The FBI has reported that “Business Email Compromise (BEC) schemes have grown 2,370% since 2015. With more than 40,000 domestic and international incidents, these types of scams have cost more than a staggering $5.3 billion in actual and attempted losses.” Have you or anyone you know been scammed via an BEC attack?
What is a BEC attack?
“A BEC attack begins with a cybercriminal hacking and spoofing emails to impersonate your company’s supervisors, CEO, or vendors. Once in, they request a seemingly legitimate business payment. The email looks authentic, seems to come from a known authority figure, so the employee complies. Typically, the fraudster will ask for money to be wired or checks to be deposited, whatever the usual business practice. However, this scam has evolved not even to involve money. Instead, the same technique is used to steal employee’s personally identifiable information, or wage and tax forms (ex. W-2).”
This is obviously a very frightening, and very easy, way for criminals to access extremely sensitive personal information. Such scams will impact both companies and individuals at the very core of their societal existence. Are you prepared to handle such a life-altering event?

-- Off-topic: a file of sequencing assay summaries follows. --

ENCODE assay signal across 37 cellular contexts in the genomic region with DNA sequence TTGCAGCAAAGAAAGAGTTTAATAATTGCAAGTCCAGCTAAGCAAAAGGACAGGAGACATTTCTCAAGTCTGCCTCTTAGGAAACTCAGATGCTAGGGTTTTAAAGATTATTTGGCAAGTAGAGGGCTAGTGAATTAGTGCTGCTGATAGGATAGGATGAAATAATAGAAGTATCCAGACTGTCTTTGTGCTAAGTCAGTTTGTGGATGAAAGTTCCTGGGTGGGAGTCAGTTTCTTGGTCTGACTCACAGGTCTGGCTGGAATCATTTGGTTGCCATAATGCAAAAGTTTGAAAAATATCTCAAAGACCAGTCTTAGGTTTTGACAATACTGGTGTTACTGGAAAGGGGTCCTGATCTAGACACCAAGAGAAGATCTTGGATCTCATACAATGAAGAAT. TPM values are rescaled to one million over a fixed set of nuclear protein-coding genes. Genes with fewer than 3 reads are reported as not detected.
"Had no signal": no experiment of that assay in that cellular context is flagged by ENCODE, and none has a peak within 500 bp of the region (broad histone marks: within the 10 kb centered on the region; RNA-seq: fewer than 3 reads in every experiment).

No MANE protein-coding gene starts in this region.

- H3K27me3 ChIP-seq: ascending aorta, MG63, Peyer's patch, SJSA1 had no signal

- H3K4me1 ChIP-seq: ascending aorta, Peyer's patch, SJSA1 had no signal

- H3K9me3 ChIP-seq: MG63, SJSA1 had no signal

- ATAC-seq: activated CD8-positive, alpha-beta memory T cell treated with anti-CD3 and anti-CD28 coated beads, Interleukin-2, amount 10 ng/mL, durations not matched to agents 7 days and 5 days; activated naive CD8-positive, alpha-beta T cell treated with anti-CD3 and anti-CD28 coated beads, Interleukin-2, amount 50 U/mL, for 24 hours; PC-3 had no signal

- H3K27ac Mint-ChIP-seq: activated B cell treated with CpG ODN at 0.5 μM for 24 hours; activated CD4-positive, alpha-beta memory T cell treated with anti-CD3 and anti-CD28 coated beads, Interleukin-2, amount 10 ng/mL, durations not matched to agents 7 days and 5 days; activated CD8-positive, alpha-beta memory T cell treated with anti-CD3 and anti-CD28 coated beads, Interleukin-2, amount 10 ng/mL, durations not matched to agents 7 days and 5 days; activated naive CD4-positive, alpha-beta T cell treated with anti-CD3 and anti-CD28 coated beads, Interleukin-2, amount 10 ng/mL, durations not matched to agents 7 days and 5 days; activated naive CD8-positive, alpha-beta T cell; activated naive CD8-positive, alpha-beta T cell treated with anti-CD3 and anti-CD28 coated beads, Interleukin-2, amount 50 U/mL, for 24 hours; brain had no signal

Many of these attacks “rely on social engineering techniques, to which antivirus, spam filters, or email whitelisting are ineffective.” But there are ways to prevent them from occurring. Here are a few suggestions from the FBI:
- Avoid free web-based e-mail accounts. Establish a company domain name and use it to create company e-mail accounts
- Enable multi-factor authentication for business email accounts
- Don’t open any email from unknown parties. Do not click on links or open attachments
- Secure your domain to prevent domain spoofing.
- Double-check the sender’s email address. It could be a spoofed email address. Suspicious email addresses can end in generic names like abc-company.com
- “Forward,” don’t “reply” to business emails
- Don’t overshare online
- Always verify before sending money or data
- Know your customers and vendors habits. Have there been any sudden changes? Verify any requests.
We can help you with any of the concerns that go along with potential security risks. Contact Access Tech for answers and assistance. Also, “if your business is targeted, remember to alert your financial institution and IT department immediately, and file a complaint with the IC3.”[Source: FBI Internet Crime Complaint Center]